Biological weapons are the stuff of science fiction movies, but they are also terrifyingly real. An expert points to anthrax, saying that only a few kilograms is enough to kill just many people as the bomb on Hiroshima. Biological warfare has been around for millennia, but it’s constantly evolving and still poses a real threat to the safety of the world.
The first recorded instance of biological warfare (BW) was during the siege of Athens. A historian from the 400’s B.C. recorded that the Spartans “poisoned the wells,” though with what, we aren’t sure. We do know that it caused an epidemic that killed thousands. In the 14th century, another siege took place, this time between the Tartar army and the city of Kaffa. The Tartars catapulted dead bodies over the walls in the hopes of spreading what turned out to be the bubonic plague. The city began ill, and when survivors fled to Italy, they triggered the Black Death in Europe, which claimed ⅓ of the continent. In the 18th century, smallpox was the weapon of choice, and it was especially incendiary as the infected blankets were given to Native Americans under the guise of friendship. That one disease through a variety of avenues is responsible for taking out most of the native tribes in both North and South America.
Smallpox is just one of the diseases that the CDC lists as Category A. This means it poses the highest risk to national security, should an epidemic occur. Another illness on the list is anthrax. During WWI, Germany began the first modern BW program and began infecting sheep with anthrax, and sending them to Russia. During WWII, Japan began lab experiments on humans and contaminated the water and food supplies of 11 Chinese cities. On the Allied side, England contaminated their island test site so thoroughly with anthrax bombs that it took 280 tons of formaldehyde to clean it up.
In 1969 and 1970, Richard Nixon ended the offensive BW weapons program in the United States. In 1972, the United Nations also forbade the production and use of BW, but there have been several violations since then, mostly notably Russia and Iraq. In the 1990’s, Russia managed to turn Ebola into an airborne disease. It has never been used outside of the lab, but the possibility casts a dark cloud on the world.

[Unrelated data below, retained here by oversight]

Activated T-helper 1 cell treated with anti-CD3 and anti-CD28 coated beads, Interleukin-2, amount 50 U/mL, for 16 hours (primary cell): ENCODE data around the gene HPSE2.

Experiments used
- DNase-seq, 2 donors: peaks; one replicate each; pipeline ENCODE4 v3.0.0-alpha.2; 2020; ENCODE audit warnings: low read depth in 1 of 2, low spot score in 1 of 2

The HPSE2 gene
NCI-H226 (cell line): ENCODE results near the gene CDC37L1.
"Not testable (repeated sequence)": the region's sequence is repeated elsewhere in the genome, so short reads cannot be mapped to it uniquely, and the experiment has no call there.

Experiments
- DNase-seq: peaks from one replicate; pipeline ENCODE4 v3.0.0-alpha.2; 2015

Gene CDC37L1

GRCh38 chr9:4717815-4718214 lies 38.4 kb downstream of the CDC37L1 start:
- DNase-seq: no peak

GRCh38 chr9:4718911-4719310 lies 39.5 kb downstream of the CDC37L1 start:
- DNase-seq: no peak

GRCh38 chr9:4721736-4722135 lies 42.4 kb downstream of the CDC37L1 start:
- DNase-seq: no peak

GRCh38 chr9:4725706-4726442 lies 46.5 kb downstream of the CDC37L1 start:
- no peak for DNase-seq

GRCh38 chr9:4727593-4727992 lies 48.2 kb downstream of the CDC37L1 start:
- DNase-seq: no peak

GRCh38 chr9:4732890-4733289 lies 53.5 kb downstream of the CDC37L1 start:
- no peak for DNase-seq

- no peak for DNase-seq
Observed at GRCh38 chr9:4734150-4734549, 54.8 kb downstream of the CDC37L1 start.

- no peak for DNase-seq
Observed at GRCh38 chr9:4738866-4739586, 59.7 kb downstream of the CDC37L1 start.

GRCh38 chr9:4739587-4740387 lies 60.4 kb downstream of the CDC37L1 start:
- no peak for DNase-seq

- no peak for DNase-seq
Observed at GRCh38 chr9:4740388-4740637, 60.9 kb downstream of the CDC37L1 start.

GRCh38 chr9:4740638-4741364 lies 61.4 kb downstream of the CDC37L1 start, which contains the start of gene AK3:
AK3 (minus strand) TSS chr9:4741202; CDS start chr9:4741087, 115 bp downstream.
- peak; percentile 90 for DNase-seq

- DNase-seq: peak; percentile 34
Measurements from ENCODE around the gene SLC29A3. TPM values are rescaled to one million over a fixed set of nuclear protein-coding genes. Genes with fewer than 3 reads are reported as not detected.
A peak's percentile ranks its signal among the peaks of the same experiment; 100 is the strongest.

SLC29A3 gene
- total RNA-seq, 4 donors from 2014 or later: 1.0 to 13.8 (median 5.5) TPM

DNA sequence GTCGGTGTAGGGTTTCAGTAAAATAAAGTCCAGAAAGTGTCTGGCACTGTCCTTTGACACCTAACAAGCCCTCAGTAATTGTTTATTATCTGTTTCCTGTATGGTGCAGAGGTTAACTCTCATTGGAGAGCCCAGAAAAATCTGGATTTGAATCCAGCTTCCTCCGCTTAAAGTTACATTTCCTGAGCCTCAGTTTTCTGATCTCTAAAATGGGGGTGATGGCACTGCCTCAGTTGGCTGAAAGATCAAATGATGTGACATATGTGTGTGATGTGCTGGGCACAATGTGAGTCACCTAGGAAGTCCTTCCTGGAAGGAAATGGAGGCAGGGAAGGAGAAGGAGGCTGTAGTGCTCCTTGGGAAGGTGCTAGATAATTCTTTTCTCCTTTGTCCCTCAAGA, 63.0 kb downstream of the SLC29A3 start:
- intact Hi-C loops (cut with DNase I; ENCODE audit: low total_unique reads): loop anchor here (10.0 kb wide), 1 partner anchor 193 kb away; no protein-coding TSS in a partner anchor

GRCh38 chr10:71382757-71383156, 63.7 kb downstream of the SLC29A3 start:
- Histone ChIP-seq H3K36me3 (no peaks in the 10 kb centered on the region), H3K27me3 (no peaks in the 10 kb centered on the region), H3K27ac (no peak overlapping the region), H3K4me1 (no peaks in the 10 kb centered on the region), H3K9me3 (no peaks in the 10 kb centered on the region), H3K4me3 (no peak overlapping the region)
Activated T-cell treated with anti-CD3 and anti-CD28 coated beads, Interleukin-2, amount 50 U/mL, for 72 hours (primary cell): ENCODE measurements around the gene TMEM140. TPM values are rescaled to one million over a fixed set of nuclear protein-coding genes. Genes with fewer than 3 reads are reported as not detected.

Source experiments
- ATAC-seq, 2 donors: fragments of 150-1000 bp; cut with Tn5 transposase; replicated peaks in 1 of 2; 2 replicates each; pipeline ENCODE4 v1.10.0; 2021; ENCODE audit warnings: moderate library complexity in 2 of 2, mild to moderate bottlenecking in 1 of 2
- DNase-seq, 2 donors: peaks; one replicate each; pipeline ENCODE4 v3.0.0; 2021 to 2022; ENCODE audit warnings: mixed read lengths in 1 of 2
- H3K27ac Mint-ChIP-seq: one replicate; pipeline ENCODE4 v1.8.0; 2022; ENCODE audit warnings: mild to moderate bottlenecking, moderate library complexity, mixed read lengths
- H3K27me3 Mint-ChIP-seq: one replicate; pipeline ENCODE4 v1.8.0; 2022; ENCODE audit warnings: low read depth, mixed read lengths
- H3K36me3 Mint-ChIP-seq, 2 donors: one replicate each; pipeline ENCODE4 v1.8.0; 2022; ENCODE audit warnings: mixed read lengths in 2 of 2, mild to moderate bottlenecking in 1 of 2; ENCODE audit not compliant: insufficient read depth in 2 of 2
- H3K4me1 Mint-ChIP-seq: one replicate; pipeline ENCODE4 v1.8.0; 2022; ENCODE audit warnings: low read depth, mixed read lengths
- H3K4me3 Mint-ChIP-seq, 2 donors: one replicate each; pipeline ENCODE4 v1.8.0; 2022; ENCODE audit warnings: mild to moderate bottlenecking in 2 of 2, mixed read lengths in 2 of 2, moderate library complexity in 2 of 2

Direct attacks on people is not the only way a BW could cause death. Russia and the United States have researched crop-related insects and diseases extensively, and it wouldn’t be hard to turn that research into biological weapons that could wipe out an enemy’s food supply. In the 1960’s, before the end of the BW program, the US tested rice blast in Okinawa. This disease is caused by a fungus that leaves lesions on infected plants. These lesions are actually thousands of spores that spread very quickly and effectively, “blasting” the crop. Reports say that the United States was pleased with the results, but had to destroy all the stored weapons as soon as the public discovered what had happened.
While BW officially constitutes a war crime, that clearly hasn’t stopped everyone, and terrorist groups could care less about the rules. The future of BW will likely involve some kind of genetically-engineered weapon, where normally mild viruses like the flu could be tailored to fatal results. This is what frightens a lot of people about genetic engineering in general, but on the other hand, more research and knowledge equips scientists with the ability to fight BW weapons through improved or new vaccinations, and other treatments.